I fell in love with these characters. I wept with them, understood their bafflement, felt their hardships and injustices, their grief and joy, their hopes and dreams – all these human emotions thrown into sharp relief through the lens of the often cruel and brutal Victorian era.

Their authentic dialogue made me feel like I was part of their conversations. They were completely real to me. They don’t just come to life on the page, they leap off it!

What literary sorcery could manifest them so magically in ink? I had no answer. I could only marvel at Setterfield’s supernatural skill. A modern day Dickens removed from London to rural Oxfordshire!

Picturesque Bampton Village – also a filming location in Downton Abbey

In addition to the Swan’s inhabitants the main characters are made up of two families: the Vaughans and the Armstrongs (farmer Robert Armstrong was my favourite), long suffering Lily White, the vile and beyond redemption Victor Nash, the patient and kind Parson and Henry Daunt (based on real-life Thames photographer, Henry Taunt).

Then there are the three wee lasses around which the mystery of Once Upon a River is expertly crafted: Amelia, Alice and Ann – all thought and hoped to be the enigmatic and fair haired four year old girl saved from drowning by a badly injured Henry Daunt. The story pivots around the rescued girl’s identity, as she is beloved by everyone who comes into contact with her.

But all is not as it seems.

The minor characters were no less colourful: Ben, (the butcher’s son at Bampton) was completely endearing, the knowing and helpful Mrs Constantine, poor naïve and maligned nursemaid, Ruby and the wicked Mrs Eavis.

The river Thames is another important element, as the lives of the characters revolve around its watery banks. In fact the landscape could be considered the main character. It lies at the heart of the story. Who knew there were so many wonderful ways to describe water?

The River Thames at Kelmscott

“For one thing, the river that flows ever onwards is also seeping sideways, irrigating the fields and land to one side and the other. It finds its way into wells and is drawn up to launder petticoats and be boiled for tea. It is sucked into root membranes, travels up cell by cell to the surface, is held in the leaves of watercress”
~ Diane Setterfield, Once Upon a River

After the initial flurry of the rescue of the dead girl and her miraculous return to life on the winter solstice, Setterfield slowly but surely weaves the tributaries of the river’s tale together.

And like a small, unanchored wooden vessel I was carried along the insistent current, twisting this way and that, caught in the ebb and flow of their lives, as powerless as if I was physically caught up in the relentless motion of the river Thames.

Radcot Bridge – the site of The Battle of Radcot Bridge on 19th December 1387

Once Upon a River is both poignant and riveting, heart breaking and heart-warming.

Human nature in all its eternal complexity is laid bare on every page, with the river Thames and Oxfordshire landscape burned indelibly on my mind.

I now also have a better understanding of pigs!

“Pigs were funny creatures. You could almost think they were human the way they looked at you sometimes. Or was the pig remembering something? Yes, she realized, that was it. The pig looked exactly as if she were recollecting some happiness now lost, so that joy remembered was overlaid with present sorrow.”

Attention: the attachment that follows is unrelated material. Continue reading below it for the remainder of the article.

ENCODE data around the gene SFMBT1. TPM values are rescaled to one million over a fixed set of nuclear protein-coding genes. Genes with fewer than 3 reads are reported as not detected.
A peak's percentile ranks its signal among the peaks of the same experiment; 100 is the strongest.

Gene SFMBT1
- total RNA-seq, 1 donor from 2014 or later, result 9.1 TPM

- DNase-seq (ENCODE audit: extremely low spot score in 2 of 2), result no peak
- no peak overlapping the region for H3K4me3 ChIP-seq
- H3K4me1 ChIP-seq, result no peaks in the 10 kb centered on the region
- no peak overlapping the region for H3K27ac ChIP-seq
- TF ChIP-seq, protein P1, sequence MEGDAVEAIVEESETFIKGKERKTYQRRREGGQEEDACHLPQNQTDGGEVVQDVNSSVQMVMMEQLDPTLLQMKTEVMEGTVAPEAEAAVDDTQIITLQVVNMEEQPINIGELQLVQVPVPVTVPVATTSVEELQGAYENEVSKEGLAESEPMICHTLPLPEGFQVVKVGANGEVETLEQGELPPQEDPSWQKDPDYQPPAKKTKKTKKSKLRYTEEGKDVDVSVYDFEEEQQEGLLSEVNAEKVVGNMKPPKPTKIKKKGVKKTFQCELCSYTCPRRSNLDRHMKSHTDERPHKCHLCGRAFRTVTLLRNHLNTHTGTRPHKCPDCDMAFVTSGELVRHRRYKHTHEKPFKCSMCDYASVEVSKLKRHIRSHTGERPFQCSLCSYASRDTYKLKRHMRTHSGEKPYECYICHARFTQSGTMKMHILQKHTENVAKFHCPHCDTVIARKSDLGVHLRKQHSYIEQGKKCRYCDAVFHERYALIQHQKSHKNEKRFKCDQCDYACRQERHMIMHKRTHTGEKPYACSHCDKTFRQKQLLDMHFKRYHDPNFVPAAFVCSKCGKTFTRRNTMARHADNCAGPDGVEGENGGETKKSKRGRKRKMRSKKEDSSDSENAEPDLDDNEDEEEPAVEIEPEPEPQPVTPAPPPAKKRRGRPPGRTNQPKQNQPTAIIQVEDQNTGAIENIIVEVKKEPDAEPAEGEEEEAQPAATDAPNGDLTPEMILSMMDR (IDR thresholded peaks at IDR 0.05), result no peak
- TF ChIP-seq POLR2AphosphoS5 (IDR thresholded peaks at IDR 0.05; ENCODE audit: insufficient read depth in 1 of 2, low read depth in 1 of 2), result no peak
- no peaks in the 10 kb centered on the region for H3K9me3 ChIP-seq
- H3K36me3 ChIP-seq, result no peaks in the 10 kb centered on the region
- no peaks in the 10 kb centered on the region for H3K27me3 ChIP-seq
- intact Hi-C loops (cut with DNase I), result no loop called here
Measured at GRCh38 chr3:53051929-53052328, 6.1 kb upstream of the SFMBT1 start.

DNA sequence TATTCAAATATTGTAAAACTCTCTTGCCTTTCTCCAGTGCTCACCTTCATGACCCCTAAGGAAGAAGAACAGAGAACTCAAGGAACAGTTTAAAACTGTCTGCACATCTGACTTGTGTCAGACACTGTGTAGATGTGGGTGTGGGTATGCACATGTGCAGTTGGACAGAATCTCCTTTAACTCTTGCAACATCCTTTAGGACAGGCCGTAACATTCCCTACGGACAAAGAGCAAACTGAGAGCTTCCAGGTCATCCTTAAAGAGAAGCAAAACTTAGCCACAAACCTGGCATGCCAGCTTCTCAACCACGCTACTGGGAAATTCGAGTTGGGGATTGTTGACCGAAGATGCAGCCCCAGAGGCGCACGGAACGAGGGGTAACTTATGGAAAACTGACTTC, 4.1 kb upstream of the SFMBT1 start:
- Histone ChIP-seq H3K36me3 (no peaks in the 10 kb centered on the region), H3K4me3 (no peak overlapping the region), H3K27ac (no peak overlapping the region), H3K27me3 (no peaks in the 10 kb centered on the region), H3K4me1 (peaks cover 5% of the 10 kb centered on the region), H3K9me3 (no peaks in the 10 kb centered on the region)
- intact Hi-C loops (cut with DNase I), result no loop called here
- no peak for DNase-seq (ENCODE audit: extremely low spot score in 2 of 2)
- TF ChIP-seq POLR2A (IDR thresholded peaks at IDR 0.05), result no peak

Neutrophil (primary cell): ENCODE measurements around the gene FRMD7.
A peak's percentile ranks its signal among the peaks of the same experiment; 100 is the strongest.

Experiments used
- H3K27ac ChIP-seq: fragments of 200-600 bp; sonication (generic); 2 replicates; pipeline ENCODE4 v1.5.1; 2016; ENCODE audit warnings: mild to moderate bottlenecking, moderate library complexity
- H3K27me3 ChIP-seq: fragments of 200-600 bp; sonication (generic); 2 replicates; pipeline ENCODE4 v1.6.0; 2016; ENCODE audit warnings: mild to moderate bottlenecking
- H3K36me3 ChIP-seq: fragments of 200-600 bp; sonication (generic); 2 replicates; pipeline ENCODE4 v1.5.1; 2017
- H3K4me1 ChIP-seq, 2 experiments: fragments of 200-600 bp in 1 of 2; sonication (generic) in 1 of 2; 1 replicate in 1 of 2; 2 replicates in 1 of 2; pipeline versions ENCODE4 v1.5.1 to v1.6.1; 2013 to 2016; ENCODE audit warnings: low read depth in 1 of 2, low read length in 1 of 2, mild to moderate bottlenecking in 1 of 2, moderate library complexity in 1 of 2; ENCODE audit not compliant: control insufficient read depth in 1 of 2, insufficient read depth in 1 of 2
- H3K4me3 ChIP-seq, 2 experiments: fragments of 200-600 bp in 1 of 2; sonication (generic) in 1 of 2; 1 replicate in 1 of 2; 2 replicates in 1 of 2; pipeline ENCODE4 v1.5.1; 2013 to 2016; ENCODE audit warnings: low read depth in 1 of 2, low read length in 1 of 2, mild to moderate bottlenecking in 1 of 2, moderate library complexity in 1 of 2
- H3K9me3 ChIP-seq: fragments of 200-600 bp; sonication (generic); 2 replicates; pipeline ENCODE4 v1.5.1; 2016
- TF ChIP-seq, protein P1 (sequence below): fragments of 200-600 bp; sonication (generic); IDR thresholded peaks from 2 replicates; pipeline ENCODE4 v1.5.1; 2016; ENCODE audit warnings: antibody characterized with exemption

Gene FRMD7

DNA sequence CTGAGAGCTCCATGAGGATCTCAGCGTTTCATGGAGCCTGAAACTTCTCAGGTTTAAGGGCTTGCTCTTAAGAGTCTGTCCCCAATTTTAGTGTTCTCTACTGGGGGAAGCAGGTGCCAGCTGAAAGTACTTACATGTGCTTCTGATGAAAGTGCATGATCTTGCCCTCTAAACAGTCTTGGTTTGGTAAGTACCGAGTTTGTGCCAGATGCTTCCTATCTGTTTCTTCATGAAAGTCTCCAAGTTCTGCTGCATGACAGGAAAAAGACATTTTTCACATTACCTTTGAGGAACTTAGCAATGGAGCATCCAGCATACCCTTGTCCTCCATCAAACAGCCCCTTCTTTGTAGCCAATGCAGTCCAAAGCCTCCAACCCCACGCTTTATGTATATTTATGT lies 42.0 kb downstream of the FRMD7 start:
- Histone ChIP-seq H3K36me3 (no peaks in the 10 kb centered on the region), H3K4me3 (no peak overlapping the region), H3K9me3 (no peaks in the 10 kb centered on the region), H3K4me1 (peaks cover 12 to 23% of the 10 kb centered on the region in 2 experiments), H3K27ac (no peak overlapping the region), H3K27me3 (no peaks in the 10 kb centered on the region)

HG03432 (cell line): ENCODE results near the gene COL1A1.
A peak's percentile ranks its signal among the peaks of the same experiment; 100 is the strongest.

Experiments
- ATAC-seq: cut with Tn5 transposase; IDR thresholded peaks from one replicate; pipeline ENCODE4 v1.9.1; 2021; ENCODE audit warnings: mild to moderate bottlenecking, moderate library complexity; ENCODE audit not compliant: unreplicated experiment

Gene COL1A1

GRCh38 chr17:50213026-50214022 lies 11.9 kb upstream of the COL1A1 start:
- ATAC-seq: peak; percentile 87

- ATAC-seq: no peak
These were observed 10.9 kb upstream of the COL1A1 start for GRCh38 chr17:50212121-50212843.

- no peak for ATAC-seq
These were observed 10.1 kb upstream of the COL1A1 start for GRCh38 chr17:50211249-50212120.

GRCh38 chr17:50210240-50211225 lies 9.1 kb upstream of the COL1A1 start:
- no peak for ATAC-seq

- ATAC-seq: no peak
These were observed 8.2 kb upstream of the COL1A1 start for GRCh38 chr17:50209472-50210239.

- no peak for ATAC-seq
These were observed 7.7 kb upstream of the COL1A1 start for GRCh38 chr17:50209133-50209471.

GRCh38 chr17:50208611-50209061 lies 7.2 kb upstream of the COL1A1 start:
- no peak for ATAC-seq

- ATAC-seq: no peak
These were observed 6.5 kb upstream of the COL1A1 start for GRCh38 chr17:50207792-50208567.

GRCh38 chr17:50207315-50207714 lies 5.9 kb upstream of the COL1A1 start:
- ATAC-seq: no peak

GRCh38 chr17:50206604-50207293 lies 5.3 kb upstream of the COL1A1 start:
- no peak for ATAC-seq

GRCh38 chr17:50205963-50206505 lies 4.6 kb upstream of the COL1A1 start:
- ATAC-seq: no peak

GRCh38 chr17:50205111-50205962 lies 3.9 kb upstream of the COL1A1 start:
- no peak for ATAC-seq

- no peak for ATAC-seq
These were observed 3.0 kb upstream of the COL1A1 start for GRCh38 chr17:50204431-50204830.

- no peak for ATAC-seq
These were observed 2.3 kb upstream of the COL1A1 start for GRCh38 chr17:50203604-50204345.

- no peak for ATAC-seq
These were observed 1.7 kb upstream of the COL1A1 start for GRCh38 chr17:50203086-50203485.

~ Diane Setterfield, Once Upon a River

The scenes where flooding is described echoed exactly what I had seen prior to Christmas, en-route to my mum’s place in Charlton-on-Otmoor. Whole fields lining the M40 motorway glinted like giant mirrors – miles and miles of serene, shallow lakes. In some places the water had crept up to the fringes of civilisation – villages were almost submerged.

The story is told in and around the the villages of Radcot, Kelmscott, Buscot and Bampton. I discovered that Ye Old Swan Inn at Radcot actually exists, as does Brandy Island.

Ye Old Swan Inn at Radcot

“Standing at the helm as Collodion powered along, Daunt had to acknowledge that the river was too vast a thing to be contained in any book. Majestic, powerful, unknowable, it lends itself tolerantly to the doings of men until it doesn’t, and then anything can happen.  One day the river helpfully turns a wheel to grind your barley, the next it drowns your crop. He watched the water slide tantalisingly past the boat, seeming in its flashes of reflected light to contain fragments of the past and of the future.”
~ Diane Setterfield (Once Upon a River)

When I finished Once Upon a River the hairs on my arms and legs stood spontaneously on end. It literally gave me the shivers!

This novel is masterful in every respect. Especially the rich and evocative characters and descriptions, the complex plot, zigzagging like the river it centres upon; you get to one bend and can only see so far along the bank until it turns from sight.  Her employment of foreshadowing was impeccable.

Once Upon a River surprised me – this rarely happens when I read fiction. I can usually see where things are headed. I could see to a certain extent with this book, but not entirely, I was both satisfied and curious, immersed and blissfully on the edge of my seat.

As book lovers will attest to, you get sucked into a reader’s ecosystem – a kind of fictive fug where bodily functions are temporarily suspended as eyes devour word after word, hungry for more, breathing-in the same air for hours on end…

I also gained an appreciation of the sense of community that existed in rural villages a century ago – and most likely still does today. It reminded me of what it means to be part of a close knit community – a rarity in modern urban towns and cities.

Aerial view of Kelmscott Manor